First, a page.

George Nizharadze reviews the risks and benefits of having access to accurate, real-time data to enable effective and efficient management of our energy grids
The energy world as we know it is changing and changing rapidly.
According to an Electric Power Research Institute report, there may be as much change in the next eight years as there has been in the last 25. This change is being driven by decarbonization of the economy and technology advancements, including big data and advanced analytics that trigger the development of new business models.
A gradual decarbonization of the power sector is being achieved by increasing the share of low-carbon energy sources, driven initially by incentives offered by governments and now through reducing technology costs. This decarbonization is being brought forward by shutting down large flexible dirty power plants that were connected to the transmission system and replacing them with smaller scale, inflexible renewable generation. Much of this new generation doesn’t sit on the transmission system.
In the UK, National Grid is responsible for ensuring that the system remains in balance (within +/-1% of 50Hz). It has a wealth of experience of predicting demand, and historically has been able to easily match this demand with large-scale flexible supply, and by calling on generation to balance the system – sometimes literally by telephone.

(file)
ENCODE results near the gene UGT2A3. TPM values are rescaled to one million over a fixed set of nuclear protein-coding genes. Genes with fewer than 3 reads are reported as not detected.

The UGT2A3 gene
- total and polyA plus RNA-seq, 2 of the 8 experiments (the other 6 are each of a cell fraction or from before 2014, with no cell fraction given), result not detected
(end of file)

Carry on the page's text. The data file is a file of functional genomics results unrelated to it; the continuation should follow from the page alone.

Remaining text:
Today, National Grid has more difficult challenges in understanding how much power is going to be available at a point in time. Power availability depends on how the wind is going to be blowing and how much the sun will shine at a given location. Much of this energy is embedded at the edge of the grid, where National Grid is not directly aware of it. In order to balance the system, National Grid and others need to be able to call on distributed energy resources to provide flexible generation or demand.
The move to distributed energy
DERs are smaller power sources that can be aggregated to provide the power necessary to meet regular demand, as well as deliver services, such as frequency response. As the electricity system continues to modernize, the share of DERs, such as storage and advanced renewable technologies, keeps increasing.